With Obama's presidency drawing to a close after eight years, his administration will be remembered for many things. The nature of his legacy will probably be a pick 'n' mix of different policies and blunders, depending on where you stand on the political spectrum.
But if there’s one group that seems to have had a happy few years under Obama, it's biologists. As a testament to this, scientists have named nine different animals after him, as Science Magazine points out. Coming in a close second in this competition is the noted conservationist Teddy Roosevelt, with seven species named after him.
Here are all the Obama-related species:
- Caloplaca obamae: an orange lichen found in California, this is the first species named after Obama.
- Tosanoides obama: a recently described fish (pictured below) that lives in the corals of Hawaii.
- Teleogramma obamaorum: a snail-eating fish that lives in the Congo River.
- Nystalus obamai: a small bird with a chunky beak from the Amazonian rainforest.
- Aptostichus barackobamai: a trapdoor spider that lives in northern California.
- Etheostoma obama: a skinny orange and blue speckled darter fish found in the freshwaters of the eastern US.
- Obamadon gracilis: an extinct, foot-long lizard that ate insects and lived in ancient North America.
- Baracktrema obamai: a parasite from Malaysia that lives in turtles.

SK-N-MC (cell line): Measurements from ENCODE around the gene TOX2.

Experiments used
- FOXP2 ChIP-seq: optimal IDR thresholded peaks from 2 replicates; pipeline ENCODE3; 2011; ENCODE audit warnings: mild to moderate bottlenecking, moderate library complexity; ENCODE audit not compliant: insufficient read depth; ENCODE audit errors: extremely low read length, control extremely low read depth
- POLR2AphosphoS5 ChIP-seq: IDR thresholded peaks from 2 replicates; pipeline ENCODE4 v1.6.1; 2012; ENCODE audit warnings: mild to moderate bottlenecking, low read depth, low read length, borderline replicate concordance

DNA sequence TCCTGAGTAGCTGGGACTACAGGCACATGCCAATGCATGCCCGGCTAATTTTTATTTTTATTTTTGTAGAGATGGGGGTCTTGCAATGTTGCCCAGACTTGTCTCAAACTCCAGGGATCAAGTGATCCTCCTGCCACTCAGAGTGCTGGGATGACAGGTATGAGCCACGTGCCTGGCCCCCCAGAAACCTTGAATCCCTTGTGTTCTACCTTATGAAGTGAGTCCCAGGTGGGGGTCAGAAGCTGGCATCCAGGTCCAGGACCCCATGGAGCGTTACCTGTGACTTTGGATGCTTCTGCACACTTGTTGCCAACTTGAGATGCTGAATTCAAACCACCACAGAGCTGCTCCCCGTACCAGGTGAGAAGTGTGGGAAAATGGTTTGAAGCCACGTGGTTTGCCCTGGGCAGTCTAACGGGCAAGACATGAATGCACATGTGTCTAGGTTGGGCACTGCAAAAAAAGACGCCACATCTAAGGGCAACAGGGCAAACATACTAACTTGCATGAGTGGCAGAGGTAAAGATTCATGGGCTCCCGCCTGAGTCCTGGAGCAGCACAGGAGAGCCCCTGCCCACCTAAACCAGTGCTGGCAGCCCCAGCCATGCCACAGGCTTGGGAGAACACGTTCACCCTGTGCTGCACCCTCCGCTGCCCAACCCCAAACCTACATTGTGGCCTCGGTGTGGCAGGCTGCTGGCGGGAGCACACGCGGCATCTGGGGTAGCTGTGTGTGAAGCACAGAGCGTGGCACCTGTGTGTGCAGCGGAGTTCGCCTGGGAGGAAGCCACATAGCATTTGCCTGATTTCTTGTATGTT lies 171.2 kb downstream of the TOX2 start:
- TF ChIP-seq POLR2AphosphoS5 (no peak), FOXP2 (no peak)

- Paragordius obamai: an equally unflattering Kenyan parasite that lives in humans.
Tosanoides obama. Richard L Pyle
Beyond the realm of individual homages, the 44th president of the US has also protected more natural habitat than any president in American history, placing about 222 million hectares (550 million acres) of land under protection. The previous holder of this record was, again, Teddy Roosevelt who protected 117 million hectares (290 million acres) of land.
The land President Obama has protected includes 647,497 hectares (1.6 million acres) of the Mojave Trails in California and 1,508,870 square kilometers (582,578 square miles) of marine reserve around the islands of Hawaii, making it the largest protected area on the planet.
On the one hand, more species protected by the US Endangered Species Act have recovered during President Barack Obama’s presidency than under George W Bush, Bill Clinton, and Ronald Reagan combined. Nevertheless, Obama has faced some criticism for treating wildlife as a “distraction”. He's come under heat for delisting the wolf and the grizzly bear in certain states, which many argued only hurt their struggling numbers even further.
"I would give Obama's wildlife legacy a B minus," Kieran Suckling, executive director of the Center for Biological Diversity, told BBC News. "He has a mixed record. He has put a lot into climate change and land preservation, but never prioritized wildlife."